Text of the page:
228. The Illustrated Man (US 1968)

                       "Ah fuckin love the Toon, me, man!"

director: Jack Smight

Starring: Rod Steiger, Robert Drivas, Clare Bloom

Cinematography: Philip A. Lathrop

Music: Jerry Goldsmith

Script: Howard B.Kreitsek

Book: Ray Bradbury

Make-Up/'Skin Illustrations': George Bau, James E. Reynolds

Fact: The film uses three of the 18 stories from Bradbury's original collection; one of the others 'The Rocket man' was the inspiration for Bernie Taupin's lyrics for Elton John's hit of (almost) the same name.

Fact: Bau and Reynolds' temporary tattooing of Steiger's skin gained them a Guinness Book of Records entry for the longest time applying film make up.

Lie: Rod Steiger's chiropodist was impressed with the care and attention that the actor paid to his heels, toes and soles. He was heard to remark "That's neat, that's neat, that's neat, that's neat - I really love your Steiger feet." When British song writers Nikki Chinn and Mike Chapman read about this, they immediately set about writing a hit song for pop group Mud. Six hours later, they put the finishing touches to a million selling hit -  'It'll Be Lonely This Christmas'.

The tattoos of an 'Illustrated Man' have their own stories to tell.


Willie (blame Bradbury), a young drifter meets Carl (an older drifter), and they begin to talk. The older man takes off his coat to reveal a body covered in what appear to be tattoos. The younger man is constantly reminded that these are not to be referred to as tattoos: they are "skin illustrations". When the younger man looks closely at a particular illustration, a story comes to life. In one story (The Long Rain), a group of astronauts find themselves on a rain planet and are searching for sun domes to escape the noise and maddening effects of the constant rainfall. In another (The Veldt) a mother and father control their children through a high-tech adventure simulation room, and in the final tale (The Last Night of the World) a man and woman prepare for that which is suggested by the story title.

Carl tells Willie not to look at the one blank space on his torso as he might not like what he sees.

Ray Bradbury's science fiction/horror fiction is OK, but not exactly great. There have been no really outstanding versions of his work made for 'the big screen'. It's difficult to understand the genesis of this film. The three out of the eighteen stories chosen are not even the best in the collection (particularly The Veldt) and the linking device of The Illustrated Man himself is not so important in the book as it is in the film. The three main actors move from story to story, which shouldn't really be a big problem given the nature of the material, but it does  make it difficult for the audience to immerse themselves in the fiction (s) and to forget that they are  watching a film. It also gives the impression of watching a cheapskate play where the actors are doubling and trebling up with a range of characters just to further emphasise the shitty nature of the production. (See all Shakespeare productions performed by 'travelling theatre companies' - "Fuck me! I thought 'Albany' was dead! What's he doing as that French soldier?")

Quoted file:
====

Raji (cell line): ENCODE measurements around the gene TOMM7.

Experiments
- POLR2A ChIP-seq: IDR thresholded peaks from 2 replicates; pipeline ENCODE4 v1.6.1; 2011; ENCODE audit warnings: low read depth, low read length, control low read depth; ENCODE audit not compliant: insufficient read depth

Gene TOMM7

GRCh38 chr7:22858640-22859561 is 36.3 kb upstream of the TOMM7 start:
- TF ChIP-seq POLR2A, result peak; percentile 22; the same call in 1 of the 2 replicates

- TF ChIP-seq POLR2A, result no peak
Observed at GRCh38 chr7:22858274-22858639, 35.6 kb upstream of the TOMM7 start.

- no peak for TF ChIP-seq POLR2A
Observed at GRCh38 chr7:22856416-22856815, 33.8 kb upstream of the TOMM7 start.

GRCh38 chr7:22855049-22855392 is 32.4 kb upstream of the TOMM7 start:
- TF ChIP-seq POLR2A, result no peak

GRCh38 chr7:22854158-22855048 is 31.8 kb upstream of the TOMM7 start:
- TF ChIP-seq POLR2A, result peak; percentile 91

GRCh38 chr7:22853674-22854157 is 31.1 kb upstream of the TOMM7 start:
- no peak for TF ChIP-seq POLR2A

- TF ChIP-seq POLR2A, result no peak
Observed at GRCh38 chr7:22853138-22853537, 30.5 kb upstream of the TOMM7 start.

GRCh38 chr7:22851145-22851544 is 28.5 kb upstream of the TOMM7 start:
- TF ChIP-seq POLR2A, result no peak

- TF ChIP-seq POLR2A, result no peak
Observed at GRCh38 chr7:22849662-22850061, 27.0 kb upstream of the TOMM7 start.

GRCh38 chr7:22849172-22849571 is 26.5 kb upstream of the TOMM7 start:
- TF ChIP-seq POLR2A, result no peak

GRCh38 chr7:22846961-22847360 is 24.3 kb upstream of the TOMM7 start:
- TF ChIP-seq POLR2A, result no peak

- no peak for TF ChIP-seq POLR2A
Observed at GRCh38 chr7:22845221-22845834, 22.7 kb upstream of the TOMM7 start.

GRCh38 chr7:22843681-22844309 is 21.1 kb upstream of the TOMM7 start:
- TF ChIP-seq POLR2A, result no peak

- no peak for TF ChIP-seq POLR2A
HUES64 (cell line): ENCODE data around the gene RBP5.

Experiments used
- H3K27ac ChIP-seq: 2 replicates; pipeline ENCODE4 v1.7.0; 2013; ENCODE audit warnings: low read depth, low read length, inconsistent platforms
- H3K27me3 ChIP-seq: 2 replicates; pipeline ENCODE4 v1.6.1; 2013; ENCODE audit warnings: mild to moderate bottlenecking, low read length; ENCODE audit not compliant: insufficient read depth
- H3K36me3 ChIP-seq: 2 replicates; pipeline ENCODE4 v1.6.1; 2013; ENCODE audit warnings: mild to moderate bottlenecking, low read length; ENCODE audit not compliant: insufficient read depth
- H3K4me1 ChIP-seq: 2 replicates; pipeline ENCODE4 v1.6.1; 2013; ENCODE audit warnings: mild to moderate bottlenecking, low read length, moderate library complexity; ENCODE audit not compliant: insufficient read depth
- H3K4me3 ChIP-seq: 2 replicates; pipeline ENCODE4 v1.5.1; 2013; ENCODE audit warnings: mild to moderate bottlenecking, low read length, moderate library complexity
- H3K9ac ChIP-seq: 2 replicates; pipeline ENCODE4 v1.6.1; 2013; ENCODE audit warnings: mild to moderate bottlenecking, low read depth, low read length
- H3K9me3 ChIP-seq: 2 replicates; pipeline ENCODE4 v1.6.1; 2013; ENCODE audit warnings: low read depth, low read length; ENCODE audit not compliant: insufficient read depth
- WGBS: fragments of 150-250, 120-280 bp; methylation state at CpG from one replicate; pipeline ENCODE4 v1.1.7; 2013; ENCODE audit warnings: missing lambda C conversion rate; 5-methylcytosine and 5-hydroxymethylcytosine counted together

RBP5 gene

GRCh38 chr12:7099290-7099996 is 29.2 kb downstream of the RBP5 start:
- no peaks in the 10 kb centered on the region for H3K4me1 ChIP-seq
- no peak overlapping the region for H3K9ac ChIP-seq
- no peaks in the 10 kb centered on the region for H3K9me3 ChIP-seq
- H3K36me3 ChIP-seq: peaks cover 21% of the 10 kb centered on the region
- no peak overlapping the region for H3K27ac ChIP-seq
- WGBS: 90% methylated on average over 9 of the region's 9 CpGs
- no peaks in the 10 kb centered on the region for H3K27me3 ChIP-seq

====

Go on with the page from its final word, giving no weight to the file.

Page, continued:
Two of the stories (The Veldt and The Last Night) are duds, but the linking device of Willie and Carl and the excellent 'The Long Rain' are well worth watching.

In 'The Long Rain', Steiger plays the commanding officer of a group of astronauts who find themselves stranded on a planet (unnamed - Venus in the book) where the rainfall is incessant and never ending. He tells his crew (including a young subaltern played by Drivas) not to put their helmets on because the patter of the rain will drive them mad and/or deaf. The astronauts seek shelter in the Sun Domes which are dotted around the planet. After hours of marching they arrive at a Dome only to find that the natives have destroyed it. (shades of "some vandals have broken into the Blue Peter Garden") and some of the troop feel compelled to put on their headgear to shelter from the constant soaking.

I won't spoil the ending.

Steiger was (generally) a terrible actor: mannered, bombastic, silly and obviously full of himself - not that all actors aren't narcissists, but there are ways of disguising the fact - but he's Ok in this film (Bradbury would only sell the rights if Steiger, Burt Lancaster or Charlton Heston played the lead). Steiger's performance in In the Heat of the Night is one of the worst to win the best actor Oscar; but having said that the Academy awarded the same category Oscar the next year to Cliff Robertson for THE worst performance in the execrable Charly - the first film version of Daniel Keyes' excellent 'Flowers For Algernon' and a film that has rightly been consigned to the unflushed lavatory of film history.


Clare Bloom: doesn't get 'them' out, so no need for the pause button.

This is another of those late sixties films (like The Swimmer) which some people hate with a vengeance - there's something about the hippy/psychedelic influence on many films of the period which is just unpalatable to the point to the point of being emetic.

Worth 'a watch', then, but It might be best to record this film and have the fast forward button at the ready.